- 1/2” piece of ginger, peeled, lightly smashed and cut into 3 slices (Jiāng)
- 2 cloves Garlic, sliced thin (Dàsuàn)
- 4 bay leaves (Xiāng Yè)
- 2 star anise (Bājiǎo)
- 2 cinnamon sticks (Guìpí)
- 1 teaspoon Sichuan peppercorns (Huājiāo)
- 1/3 cup dark soy sauce (Lǎo Chōu – 老抽)
- 1/2 cup light soy sauce (Shēng Chōu – 生抽)
- 1 cup Shaoxing wine (料酒)
- 3/4 cup crushed pieces of yellow rock sugar (冰糖)
- 3 1/2 lbs boneless pork belly (‘5-flower’ cut, no skin), cut into 1″ wide pieces – (Wǔhuāròu)
- 3 tablespoons baijiu (白酒 – a Chinese liquor) or Chinese rose liquor (for a Cantonese touch that TFD prefers) – mei kuei lieu jiu (玫瑰露酒). If neither is available, a good whiskey will work
- 3/4 tsp chicken stock powder (optional but strongly recommended)
- In a small saucepan, add the ginger, garlic, bay leaves, star anise, cinnamon sticks, peppercorns, soy sauces, Shaoxing wine, chicken stock powder and sugar. Place the pot over medium heat, and bring the mixture to a simmer, stirring to dissolve the sugar. The process should only take a few minutes. Shut off the heat and allow to cool completely.
- While waiting for the sauce to cool, rinse the pork belly and pat dry thoroughly with paper towels. The pork should be as dry as possible. Arrange the pieces neatly in a shallow, rimmed dish.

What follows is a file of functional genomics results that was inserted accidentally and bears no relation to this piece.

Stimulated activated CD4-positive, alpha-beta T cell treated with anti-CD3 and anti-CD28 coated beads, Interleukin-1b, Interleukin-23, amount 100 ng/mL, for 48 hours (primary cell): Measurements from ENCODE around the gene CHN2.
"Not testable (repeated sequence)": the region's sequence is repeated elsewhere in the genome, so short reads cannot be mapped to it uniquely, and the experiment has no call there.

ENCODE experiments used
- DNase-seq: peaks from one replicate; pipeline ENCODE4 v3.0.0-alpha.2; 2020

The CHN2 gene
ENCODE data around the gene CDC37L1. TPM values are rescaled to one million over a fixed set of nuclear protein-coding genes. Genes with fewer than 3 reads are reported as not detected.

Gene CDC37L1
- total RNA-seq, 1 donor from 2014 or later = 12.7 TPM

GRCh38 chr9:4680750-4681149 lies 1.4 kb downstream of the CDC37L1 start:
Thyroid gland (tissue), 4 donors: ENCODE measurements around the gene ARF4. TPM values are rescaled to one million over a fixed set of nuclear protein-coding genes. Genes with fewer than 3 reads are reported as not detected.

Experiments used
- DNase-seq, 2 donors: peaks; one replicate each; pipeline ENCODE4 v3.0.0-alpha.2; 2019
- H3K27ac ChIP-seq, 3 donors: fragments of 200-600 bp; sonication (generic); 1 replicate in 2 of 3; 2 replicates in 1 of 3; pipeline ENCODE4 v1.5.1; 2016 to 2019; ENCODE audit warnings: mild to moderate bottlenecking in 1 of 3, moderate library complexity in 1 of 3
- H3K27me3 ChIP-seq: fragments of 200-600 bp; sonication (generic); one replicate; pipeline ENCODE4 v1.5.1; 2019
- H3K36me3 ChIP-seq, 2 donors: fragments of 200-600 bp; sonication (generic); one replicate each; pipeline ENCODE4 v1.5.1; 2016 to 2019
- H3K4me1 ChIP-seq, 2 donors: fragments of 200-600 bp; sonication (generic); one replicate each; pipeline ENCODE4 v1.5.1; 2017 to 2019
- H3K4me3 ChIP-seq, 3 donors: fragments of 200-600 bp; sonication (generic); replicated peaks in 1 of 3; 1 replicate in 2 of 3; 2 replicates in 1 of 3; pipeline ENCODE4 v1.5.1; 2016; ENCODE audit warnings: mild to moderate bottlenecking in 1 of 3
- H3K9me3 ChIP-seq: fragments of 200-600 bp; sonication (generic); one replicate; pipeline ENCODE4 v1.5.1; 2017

- Once the sauce has completely cooled, stir in the baijiu, rose wine or whiskey. Pour the mixture over the pork, making sure the meat is completely submerged. You can put a clean plate or bowl on top to weight down the meat to be sure it stays submerged.
- Cover tightly and refrigerate for 3 full days, flipping the pork belly once each day to ensure the sauce penetrates the meat evenly.
- After 3 days, it’s time to hang the pork up to cure. Use kitchen string and a bamboo skewer to thread the string through the fat in the pork belly.
- Tie a knot to make a sturdy loop, and hang the pork belly in a cool dry place. You want the temperature to remain around 50-55 degrees F, and the relative humidity should be around 65%.
- Keep the window open during the day to let in fresh air, but make sure it is screened to keep out flies. Note: this cured pork belly is best made during the colder months!
- Layer some newspaper over some plastic on the floor to catch any liquid that drips from the pork, and let it dry for 4-6 days until the outer layer is completely dry and the inside is still slightly soft when pressed. To store, put in a freezer bag with as much air removed as possible. They can be frozen for up to 3 months.
- To prepare this pork belly in the most simple (and delicious) way, just add rice and water to your rice cooker as you normally would to cook a batch of white rice. Then just toss a piece of this cured pork belly on top, close the lid and press START.
- Once the rice is done steaming, your pork belly will also be heated through. Slice up your lap yuk and mix it with your rice!
- Prep Time: 0 hours
- Cook Time: 0 hours
- Calories: 2316.29 kcal
- Sugar: 38.21 g
- Sodium: 2449.08 mg
- Fat: 210.88 g
- Saturated Fat: 76.78 g
- Trans Fat: 0.0 g
- Carbohydrates: 44.93 g
- Fiber: 1.62 g
- Protein: 42.16 g
- Cholesterol: 285.78 mg